Donna Brazile says it broke her heart to have to tell Bernie Sanders 'the truth'

Former interim DNC chief's book focuses on historic cyber-espionage campaign

MIAMI – Donna Brazile, who was in South Florida this past week for the Miami Book Fair, said it broke her heart to have to call Bernie Sanders Sept. 7, 2016 to tell him that Hillary Clinton's campaign had an unethical advantage during the process of selecting the Democratic presidential nominee. 

During an interview with Michael Putney of "This Week in South Florida," which aired Sunday morning, she said it upset her to learn that there was a joint fundraising agreement between the Clinton campaign and the staff of the Democratic National Committee.

"And to give control, is like you are the homeowner, but you just gave away your basement, your attic and your garage," the former interim DNC chief said. "That's giving one campaign unfair advantage to take over the house."

Brazile's new tell-all book -- "Hacks: The Inside Story of the Break-ins and Breakdowns that Put Donald Trump in the White House" -- focuses on the challenges she faced while juggling the discovery that Russian  hackers had breached a DNC server carrying critical data and her frustration with Clinton's campaign.  

"The intruders had been sitting in our voter data files for months," Brazile wrote, adding that the hackers hounded the Democratic Party into the final days of the 2016 election.

Cybersecurity firm CrowdStrike revealed the breach  in June 2016. There was malicious software on a backup server code-named Raider.  Brazile said the hackers didn't just copy voter data files, but they "also could have manipulated what was there" and "essentially had the keys to our whole digital kingdom."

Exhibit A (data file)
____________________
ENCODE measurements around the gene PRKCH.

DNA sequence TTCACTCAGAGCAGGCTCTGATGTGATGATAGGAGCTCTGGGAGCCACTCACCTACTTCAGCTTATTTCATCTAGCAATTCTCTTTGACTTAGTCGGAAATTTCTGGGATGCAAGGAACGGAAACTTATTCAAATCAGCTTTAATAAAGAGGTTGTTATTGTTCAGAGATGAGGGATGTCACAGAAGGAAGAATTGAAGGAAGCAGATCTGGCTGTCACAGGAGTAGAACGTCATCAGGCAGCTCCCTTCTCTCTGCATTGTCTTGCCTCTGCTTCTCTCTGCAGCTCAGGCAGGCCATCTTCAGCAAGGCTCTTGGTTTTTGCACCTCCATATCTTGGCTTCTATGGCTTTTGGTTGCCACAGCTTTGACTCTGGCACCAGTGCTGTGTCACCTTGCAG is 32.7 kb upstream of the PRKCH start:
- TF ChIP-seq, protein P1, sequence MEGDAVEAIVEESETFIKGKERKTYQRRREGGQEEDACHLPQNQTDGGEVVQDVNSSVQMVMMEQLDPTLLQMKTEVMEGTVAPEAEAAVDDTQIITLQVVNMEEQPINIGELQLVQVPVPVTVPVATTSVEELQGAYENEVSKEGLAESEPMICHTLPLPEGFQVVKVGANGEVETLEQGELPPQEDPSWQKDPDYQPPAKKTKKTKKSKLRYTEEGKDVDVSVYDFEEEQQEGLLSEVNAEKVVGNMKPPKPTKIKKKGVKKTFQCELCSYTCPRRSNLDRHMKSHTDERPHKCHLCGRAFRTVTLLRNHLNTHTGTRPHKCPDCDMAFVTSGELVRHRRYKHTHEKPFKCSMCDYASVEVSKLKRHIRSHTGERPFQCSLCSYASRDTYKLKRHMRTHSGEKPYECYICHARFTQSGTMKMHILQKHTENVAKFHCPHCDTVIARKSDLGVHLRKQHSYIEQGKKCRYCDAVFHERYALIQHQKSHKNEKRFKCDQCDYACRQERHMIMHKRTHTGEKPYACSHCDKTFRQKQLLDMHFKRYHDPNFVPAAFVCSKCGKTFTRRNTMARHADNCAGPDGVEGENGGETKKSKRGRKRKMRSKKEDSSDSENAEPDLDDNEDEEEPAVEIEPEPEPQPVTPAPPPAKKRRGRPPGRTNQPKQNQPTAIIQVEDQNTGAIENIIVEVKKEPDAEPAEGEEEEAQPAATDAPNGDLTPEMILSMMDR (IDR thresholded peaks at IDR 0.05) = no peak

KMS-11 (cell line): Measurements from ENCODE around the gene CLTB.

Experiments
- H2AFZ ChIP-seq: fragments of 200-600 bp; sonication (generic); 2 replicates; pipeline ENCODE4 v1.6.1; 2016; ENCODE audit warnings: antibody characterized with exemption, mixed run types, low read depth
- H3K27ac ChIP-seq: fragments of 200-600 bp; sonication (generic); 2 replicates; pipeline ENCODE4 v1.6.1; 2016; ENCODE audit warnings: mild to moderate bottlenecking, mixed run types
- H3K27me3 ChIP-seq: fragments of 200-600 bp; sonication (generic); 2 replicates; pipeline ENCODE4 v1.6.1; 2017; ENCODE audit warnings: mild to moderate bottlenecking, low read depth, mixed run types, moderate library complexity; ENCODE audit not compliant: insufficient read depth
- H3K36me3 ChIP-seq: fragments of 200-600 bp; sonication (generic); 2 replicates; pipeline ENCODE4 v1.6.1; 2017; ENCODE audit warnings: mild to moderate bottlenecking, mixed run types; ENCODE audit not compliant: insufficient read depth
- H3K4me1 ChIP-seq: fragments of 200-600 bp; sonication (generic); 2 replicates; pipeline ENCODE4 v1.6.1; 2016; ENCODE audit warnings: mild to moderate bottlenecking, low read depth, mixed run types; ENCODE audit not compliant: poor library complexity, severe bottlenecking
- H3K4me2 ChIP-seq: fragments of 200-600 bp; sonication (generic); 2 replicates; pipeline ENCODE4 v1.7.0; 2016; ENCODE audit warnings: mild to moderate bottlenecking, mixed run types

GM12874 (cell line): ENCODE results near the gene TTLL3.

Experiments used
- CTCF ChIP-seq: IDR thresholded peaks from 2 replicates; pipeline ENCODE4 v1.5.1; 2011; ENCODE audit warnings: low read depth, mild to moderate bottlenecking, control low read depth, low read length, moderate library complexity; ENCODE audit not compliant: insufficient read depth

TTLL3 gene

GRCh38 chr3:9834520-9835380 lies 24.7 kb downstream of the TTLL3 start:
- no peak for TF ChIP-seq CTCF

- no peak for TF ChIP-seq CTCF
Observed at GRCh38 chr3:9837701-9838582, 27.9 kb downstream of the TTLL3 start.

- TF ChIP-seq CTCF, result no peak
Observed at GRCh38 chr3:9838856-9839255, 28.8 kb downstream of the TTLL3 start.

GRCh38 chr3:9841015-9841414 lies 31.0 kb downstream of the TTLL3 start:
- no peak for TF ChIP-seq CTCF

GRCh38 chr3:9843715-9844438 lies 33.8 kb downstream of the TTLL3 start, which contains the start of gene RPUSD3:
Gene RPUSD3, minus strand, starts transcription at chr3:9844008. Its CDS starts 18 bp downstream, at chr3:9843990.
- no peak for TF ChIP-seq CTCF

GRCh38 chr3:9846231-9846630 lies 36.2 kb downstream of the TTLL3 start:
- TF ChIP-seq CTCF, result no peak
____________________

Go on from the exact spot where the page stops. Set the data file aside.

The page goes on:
Brazile also confirms there was a team of Silicon Valley "white hat" hackers who set up shop at the DNC to help with security, but she didn't identify them. She also shares details about the paranoia that took over the DNC and how nearly $2 million were spent to remediate the damage. 

 Mike Murray, who identified himself as  one of the volunteers, is vice president of intelligence for the mobile security firm Lookout. He told The Associated Press that he believed the culprit was Fancy Bear, a cyber espionage group that CrowdStrike reported was associated with a Russian military intelligence agency. 

Brazile, who was Al Gore’s 2000 presidential campaign manager, also described her dysfunctional relationship with Clinton's campaign manager, Robby Mook. She wrote about how their contentious exchanges often descended into shouting matches peppered with expletives. 

"The truth was that no matter how much noise I made, my thoughts were irrelevant to them," Brazile said. 

Brazile replaced Rep. Debbie Wasserman Schultz after the hack. She said she gives Wasserman Schultz "some tough love in the book" because she should have known what was going on. Brazile said she should have known about the financial agreements' fundraising approach and about the hacking long before it went public. 

"At a time when the party is hemorrhaging money and you are broke, you need to figure out ways to cut the budget," Brazile said, adding that Wasserman Schultz allowed consultants, who didn't show up in the office, to earn about $25,000 a month. 

Brazile's book raises questions about the U.S. political system's flaws that she believes distorted the democratic process and paved the way for the then-Republican nominee Donald Trump to become president. She has said her hope is to make sure that the Democrats learn from their experience to win the White House back  in 2020.

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